News Briefs

  • Iowa City's Brazilian- and Caribbean-style carnival parade celebrates community

    June 26, 2017


    Girl wearing butterfly wings costumeTraveling through the air past Afro Brazilian drum beats, the June breeze settled on a set of hand-painted butterfly wings, which fluttered gently on the back of 7-year-old Karina Schularick. In the 86 degree heat, she modeled the orange and black of her monarch costume before Iowa City’s Brazilian- and Caribbean-style carnival parade.

    “I’ve never been in a parade before,” she said. She flapped her arms a little. “I really like the wings.”

    In her monarch costume, Karina became a part of something bigger than herself. By walking in the parade that kicked off Iowa City’s Arts Festival on June 2, she became immersed in a community arts tradition, a rich display of kinetic art that included storytelling, dance, visual art, and more.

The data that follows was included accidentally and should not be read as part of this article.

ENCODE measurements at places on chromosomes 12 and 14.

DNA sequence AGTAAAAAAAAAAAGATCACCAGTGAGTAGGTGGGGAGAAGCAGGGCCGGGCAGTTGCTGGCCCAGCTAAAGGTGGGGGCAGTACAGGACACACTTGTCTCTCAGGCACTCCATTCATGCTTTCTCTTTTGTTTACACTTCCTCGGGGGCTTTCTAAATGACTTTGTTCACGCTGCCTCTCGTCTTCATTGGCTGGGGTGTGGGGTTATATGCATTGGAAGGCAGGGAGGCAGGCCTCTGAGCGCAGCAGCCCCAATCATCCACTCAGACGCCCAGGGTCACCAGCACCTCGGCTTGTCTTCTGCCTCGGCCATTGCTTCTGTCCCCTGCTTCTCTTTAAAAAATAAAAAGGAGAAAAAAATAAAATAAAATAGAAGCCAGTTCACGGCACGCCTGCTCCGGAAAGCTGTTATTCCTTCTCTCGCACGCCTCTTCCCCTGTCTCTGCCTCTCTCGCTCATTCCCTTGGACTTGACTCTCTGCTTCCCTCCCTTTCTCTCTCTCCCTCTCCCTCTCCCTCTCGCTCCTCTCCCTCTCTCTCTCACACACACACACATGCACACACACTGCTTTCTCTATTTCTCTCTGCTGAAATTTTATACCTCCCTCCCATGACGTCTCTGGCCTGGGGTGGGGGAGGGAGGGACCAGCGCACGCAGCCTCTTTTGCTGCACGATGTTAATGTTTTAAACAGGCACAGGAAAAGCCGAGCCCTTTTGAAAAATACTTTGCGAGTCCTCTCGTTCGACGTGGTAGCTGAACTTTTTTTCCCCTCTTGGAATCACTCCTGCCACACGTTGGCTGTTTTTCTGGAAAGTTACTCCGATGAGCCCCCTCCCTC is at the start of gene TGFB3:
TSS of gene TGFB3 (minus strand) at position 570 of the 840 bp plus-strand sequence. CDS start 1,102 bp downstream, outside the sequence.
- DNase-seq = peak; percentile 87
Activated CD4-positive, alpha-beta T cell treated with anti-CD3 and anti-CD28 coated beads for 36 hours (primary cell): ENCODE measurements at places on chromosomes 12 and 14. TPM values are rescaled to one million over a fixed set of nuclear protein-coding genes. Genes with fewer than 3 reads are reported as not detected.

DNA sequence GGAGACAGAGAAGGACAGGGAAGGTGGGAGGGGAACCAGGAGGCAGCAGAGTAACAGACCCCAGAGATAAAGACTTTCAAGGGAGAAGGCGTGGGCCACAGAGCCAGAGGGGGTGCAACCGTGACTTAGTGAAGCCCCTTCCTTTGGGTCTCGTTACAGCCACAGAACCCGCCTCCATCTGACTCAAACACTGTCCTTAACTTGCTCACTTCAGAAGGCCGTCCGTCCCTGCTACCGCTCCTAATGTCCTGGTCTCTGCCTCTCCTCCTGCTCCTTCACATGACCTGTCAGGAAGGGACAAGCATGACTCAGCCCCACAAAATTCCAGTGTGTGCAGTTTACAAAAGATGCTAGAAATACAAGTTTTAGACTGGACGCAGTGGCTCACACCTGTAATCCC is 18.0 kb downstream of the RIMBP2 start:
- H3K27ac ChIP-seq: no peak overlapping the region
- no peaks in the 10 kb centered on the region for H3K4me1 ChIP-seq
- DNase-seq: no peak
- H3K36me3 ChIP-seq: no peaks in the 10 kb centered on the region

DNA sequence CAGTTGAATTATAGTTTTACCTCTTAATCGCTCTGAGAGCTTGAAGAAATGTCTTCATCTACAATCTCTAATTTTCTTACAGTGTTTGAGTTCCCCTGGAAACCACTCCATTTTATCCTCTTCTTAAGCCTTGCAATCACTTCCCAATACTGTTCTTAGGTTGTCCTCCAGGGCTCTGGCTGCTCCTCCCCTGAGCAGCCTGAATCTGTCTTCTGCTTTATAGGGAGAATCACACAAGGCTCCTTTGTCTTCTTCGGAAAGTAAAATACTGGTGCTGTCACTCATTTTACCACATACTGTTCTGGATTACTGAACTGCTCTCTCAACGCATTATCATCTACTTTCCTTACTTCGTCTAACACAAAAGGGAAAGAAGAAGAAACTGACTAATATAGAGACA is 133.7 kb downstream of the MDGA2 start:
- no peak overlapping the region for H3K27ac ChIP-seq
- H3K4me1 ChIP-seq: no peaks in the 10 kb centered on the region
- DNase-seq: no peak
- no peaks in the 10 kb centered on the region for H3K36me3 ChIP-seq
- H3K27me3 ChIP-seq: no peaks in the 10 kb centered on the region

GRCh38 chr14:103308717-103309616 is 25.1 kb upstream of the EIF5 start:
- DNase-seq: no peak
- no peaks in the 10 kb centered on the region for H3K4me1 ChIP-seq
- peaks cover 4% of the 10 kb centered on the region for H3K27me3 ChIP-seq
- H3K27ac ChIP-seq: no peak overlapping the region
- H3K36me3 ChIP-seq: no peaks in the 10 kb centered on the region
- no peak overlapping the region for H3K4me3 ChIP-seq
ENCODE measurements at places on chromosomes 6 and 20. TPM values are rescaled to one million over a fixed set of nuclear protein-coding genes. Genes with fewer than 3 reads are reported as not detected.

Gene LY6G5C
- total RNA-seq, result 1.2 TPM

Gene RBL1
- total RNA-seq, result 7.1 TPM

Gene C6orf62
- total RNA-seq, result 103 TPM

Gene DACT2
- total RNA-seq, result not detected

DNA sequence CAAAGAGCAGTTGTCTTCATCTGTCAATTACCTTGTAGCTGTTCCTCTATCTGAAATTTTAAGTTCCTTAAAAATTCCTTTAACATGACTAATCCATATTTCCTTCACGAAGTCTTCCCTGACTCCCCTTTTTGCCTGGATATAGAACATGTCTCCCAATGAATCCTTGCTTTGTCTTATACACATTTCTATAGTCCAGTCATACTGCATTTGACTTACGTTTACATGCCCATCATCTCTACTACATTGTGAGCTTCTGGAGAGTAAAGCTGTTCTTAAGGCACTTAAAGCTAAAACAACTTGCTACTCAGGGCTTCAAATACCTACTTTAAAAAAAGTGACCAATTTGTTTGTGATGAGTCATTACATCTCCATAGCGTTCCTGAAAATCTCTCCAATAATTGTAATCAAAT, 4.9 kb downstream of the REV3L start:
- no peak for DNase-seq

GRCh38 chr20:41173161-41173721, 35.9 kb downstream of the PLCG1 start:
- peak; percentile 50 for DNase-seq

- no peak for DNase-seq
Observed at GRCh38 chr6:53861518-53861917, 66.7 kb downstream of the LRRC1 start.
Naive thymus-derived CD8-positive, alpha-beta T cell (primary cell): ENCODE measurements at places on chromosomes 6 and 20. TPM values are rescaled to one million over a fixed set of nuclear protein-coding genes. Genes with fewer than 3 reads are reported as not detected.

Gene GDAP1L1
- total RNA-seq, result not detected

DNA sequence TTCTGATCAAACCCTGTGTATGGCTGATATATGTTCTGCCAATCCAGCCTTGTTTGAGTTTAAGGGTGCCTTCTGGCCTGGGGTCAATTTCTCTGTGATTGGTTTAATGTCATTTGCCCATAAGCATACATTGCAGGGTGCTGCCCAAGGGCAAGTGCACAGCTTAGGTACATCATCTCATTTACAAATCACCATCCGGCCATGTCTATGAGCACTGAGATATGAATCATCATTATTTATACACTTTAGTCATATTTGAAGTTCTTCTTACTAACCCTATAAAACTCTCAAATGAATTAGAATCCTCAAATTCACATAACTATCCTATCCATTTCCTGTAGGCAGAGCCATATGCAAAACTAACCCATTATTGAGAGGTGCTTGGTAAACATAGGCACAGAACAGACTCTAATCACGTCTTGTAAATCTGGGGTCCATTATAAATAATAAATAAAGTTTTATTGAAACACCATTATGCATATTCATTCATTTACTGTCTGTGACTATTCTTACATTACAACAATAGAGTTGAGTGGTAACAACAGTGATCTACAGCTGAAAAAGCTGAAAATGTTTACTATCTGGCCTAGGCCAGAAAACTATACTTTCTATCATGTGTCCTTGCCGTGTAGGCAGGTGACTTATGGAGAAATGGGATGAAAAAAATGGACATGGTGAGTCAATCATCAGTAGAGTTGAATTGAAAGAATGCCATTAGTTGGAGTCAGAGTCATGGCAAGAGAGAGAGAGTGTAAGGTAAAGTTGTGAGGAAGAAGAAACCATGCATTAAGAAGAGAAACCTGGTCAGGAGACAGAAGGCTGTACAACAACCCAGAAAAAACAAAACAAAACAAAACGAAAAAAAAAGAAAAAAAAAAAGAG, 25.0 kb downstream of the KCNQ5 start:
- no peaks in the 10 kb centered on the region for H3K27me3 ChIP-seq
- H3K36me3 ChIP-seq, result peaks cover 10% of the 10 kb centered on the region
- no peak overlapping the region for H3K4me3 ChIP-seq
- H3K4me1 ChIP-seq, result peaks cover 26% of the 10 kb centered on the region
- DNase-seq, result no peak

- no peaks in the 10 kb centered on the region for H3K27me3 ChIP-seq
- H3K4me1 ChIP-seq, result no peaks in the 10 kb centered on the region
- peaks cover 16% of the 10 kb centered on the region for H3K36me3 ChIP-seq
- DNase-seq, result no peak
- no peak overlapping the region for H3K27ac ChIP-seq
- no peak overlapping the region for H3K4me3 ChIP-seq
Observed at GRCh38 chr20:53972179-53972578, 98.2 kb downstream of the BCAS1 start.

Now in its fourth year, the parade celebrated community with a theme of “Iowa Stories.” For instance, monarch butterfly and bee costumes signified the importance of pollinators to the Iowa environment. And colorful floral gears represented the state’s intertwined natural and industrial worlds, said Loyce Arthur, associate professor of design in the University of Iowa Department of Theatre Arts and organizer of the carnival parade project.

    Though Mardi Gras is well-known in the United States, less Americans are familiar with the Pre-Lenten tradition of carnival, which has its roots in European festivals and African rituals. Carnival in major cities like Port of Spain, Trinidad and Tobago and Rio de Janeiro, Brazil are a blend of traditions native to those countries as well as traditions carried over during a time of French, Spanish, British, and Portuguese colonization as well as the Middle Passage slave trade. Over time, carnival reflected the changes in Brazil and the Caribbean culture—including slave emancipation, national independence, and civil rights movements. Girl in a bee costume